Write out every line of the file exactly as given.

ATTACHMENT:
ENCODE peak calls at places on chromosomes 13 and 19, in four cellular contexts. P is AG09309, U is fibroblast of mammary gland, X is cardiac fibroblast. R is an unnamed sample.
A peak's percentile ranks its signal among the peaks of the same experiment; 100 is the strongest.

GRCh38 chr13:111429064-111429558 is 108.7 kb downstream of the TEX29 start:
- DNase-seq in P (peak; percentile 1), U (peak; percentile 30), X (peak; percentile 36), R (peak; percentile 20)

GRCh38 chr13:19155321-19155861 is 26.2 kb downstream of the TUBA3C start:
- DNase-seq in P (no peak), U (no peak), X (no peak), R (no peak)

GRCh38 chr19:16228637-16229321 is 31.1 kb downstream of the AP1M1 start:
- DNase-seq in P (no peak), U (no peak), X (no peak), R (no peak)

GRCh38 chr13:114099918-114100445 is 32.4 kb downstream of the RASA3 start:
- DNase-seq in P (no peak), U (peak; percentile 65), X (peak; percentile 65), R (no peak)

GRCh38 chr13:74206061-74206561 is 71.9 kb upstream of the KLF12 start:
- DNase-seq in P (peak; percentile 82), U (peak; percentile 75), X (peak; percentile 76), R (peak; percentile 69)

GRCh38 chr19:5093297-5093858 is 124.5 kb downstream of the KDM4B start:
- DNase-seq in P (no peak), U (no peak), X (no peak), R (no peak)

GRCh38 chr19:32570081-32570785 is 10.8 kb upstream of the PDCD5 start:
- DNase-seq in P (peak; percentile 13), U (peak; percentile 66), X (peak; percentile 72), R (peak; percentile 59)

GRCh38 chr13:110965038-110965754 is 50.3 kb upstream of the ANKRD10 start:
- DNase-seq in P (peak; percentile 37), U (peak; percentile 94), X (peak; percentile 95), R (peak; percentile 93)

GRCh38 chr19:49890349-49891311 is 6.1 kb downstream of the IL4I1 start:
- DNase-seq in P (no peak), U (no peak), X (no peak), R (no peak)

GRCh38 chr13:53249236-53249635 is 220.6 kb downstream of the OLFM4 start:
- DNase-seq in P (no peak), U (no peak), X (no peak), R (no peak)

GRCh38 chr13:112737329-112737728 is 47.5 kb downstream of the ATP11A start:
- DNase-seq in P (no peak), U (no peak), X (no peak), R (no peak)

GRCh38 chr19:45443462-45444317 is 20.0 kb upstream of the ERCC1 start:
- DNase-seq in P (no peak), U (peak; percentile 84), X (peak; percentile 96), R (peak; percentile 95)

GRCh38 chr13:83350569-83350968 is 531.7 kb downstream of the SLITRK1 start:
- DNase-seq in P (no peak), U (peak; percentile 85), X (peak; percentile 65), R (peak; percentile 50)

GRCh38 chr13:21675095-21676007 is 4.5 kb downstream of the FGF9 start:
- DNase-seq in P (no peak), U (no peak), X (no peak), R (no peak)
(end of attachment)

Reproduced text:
ENCODE peak calls at places on chromosomes 13 and 19, in four cellular contexts. P is AG09309, U is fibroblast of mammary gland, X is cardiac fibroblast. R is an unnamed sample.
A peak's percentile ranks its signal among the peaks of the same experiment; 100 is the strongest.

GRCh38 chr13:111429064-111429558 is 108.7 kb downstream of the TEX29 start:
- DNase-seq in P (peak; percentile 1), U (peak; percentile 30), X (peak; percentile 36), R (peak; percentile 20)

GRCh38 chr13:19155321-19155861 is 26.2 kb downstream of the TUBA3C start:
- DNase-seq in P (no peak), U (no peak), X (no peak), R (no peak)

GRCh38 chr19:16228637-16229321 is 31.1 kb downstream of the AP1M1 start:
- DNase-seq in P (no peak), U (no peak), X (no peak), R (no peak)

GRCh38 chr13:114099918-114100445 is 32.4 kb downstream of the RASA3 start:
- DNase-seq in P (no peak), U (peak; percentile 65), X (peak; percentile 65), R (no peak)

GRCh38 chr13:74206061-74206561 is 71.9 kb upstream of the KLF12 start:
- DNase-seq in P (peak; percentile 82), U (peak; percentile 75), X (peak; percentile 76), R (peak; percentile 69)

GRCh38 chr19:5093297-5093858 is 124.5 kb downstream of the KDM4B start:
- DNase-seq in P (no peak), U (no peak), X (no peak), R (no peak)

GRCh38 chr19:32570081-32570785 is 10.8 kb upstream of the PDCD5 start:
- DNase-seq in P (peak; percentile 13), U (peak; percentile 66), X (peak; percentile 72), R (peak; percentile 59)

GRCh38 chr13:110965038-110965754 is 50.3 kb upstream of the ANKRD10 start:
- DNase-seq in P (peak; percentile 37), U (peak; percentile 94), X (peak; percentile 95), R (peak; percentile 93)

GRCh38 chr19:49890349-49891311 is 6.1 kb downstream of the IL4I1 start:
- DNase-seq in P (no peak), U (no peak), X (no peak), R (no peak)

GRCh38 chr13:53249236-53249635 is 220.6 kb downstream of the OLFM4 start:
- DNase-seq in P (no peak), U (no peak), X (no peak), R (no peak)

GRCh38 chr13:112737329-112737728 is 47.5 kb downstream of the ATP11A start:
- DNase-seq in P (no peak), U (no peak), X (no peak), R (no peak)

GRCh38 chr19:45443462-45444317 is 20.0 kb upstream of the ERCC1 start:
- DNase-seq in P (no peak), U (peak; percentile 84), X (peak; percentile 96), R (peak; percentile 95)

GRCh38 chr13:83350569-83350968 is 531.7 kb downstream of the SLITRK1 start:
- DNase-seq in P (no peak), U (peak; percentile 85), X (peak; percentile 65), R (peak; percentile 50)

GRCh38 chr13:21675095-21676007 is 4.5 kb downstream of the FGF9 start:
- DNase-seq in P (no peak), U (no peak), X (no peak), R (no peak)